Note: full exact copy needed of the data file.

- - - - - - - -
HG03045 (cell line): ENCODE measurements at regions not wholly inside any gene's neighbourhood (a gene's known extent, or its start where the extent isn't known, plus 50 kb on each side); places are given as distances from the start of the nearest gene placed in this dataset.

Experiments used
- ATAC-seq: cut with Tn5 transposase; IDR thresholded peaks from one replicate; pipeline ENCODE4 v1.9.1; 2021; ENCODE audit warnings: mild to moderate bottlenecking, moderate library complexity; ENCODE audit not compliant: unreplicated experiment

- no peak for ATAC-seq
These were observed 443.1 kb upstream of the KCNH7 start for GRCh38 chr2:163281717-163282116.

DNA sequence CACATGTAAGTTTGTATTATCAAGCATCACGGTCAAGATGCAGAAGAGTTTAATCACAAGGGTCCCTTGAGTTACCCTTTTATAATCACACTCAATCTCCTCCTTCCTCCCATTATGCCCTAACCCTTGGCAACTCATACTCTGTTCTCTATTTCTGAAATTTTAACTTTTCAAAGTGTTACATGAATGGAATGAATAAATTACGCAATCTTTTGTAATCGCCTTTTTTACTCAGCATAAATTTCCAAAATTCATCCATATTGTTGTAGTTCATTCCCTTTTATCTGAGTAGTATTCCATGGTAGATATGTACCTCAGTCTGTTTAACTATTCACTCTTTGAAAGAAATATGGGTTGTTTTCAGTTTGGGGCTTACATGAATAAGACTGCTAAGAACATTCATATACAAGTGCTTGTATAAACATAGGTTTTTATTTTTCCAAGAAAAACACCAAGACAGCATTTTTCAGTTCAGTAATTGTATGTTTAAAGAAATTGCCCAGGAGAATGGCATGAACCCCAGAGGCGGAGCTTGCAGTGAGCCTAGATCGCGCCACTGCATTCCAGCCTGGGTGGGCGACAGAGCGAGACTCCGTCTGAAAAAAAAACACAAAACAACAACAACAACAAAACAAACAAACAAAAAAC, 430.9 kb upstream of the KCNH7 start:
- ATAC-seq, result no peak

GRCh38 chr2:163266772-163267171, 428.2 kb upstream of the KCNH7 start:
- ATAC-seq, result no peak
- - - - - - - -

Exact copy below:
HG03045 (cell line): ENCODE measurements at regions not wholly inside any gene's neighbourhood (a gene's known extent, or its start where the extent isn't known, plus 50 kb on each side); places are given as distances from the start of the nearest gene placed in this dataset.

Experiments used
- ATAC-seq: cut with Tn5 transposase; IDR thresholded peaks from one replicate; pipeline ENCODE4 v1.9.1; 2021; ENCODE audit warnings: mild to moderate bottlenecking, moderate library complexity; ENCODE audit not compliant: unreplicated experiment

- no peak for ATAC-seq
These were observed 443.1 kb upstream of the KCNH7 start for GRCh38 chr2:163281717-163282116.

DNA sequence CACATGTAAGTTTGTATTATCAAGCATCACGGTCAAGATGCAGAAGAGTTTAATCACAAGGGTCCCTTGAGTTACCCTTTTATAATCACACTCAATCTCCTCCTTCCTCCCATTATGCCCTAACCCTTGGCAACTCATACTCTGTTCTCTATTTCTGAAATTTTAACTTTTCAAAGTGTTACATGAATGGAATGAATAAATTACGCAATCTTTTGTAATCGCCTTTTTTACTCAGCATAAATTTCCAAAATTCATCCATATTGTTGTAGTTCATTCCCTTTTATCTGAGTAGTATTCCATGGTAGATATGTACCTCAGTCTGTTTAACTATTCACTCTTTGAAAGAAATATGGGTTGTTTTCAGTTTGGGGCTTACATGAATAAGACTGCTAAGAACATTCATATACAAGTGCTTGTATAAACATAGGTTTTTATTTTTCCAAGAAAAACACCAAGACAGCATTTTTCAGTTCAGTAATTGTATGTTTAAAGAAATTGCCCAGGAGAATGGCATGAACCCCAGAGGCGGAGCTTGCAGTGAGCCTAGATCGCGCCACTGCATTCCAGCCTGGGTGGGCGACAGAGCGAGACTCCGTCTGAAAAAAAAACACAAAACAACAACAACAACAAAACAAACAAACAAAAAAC, 430.9 kb upstream of the KCNH7 start:
- ATAC-seq, result no peak

GRCh38 chr2:163266772-163267171, 428.2 kb upstream of the KCNH7 start:
- ATAC-seq, result no peak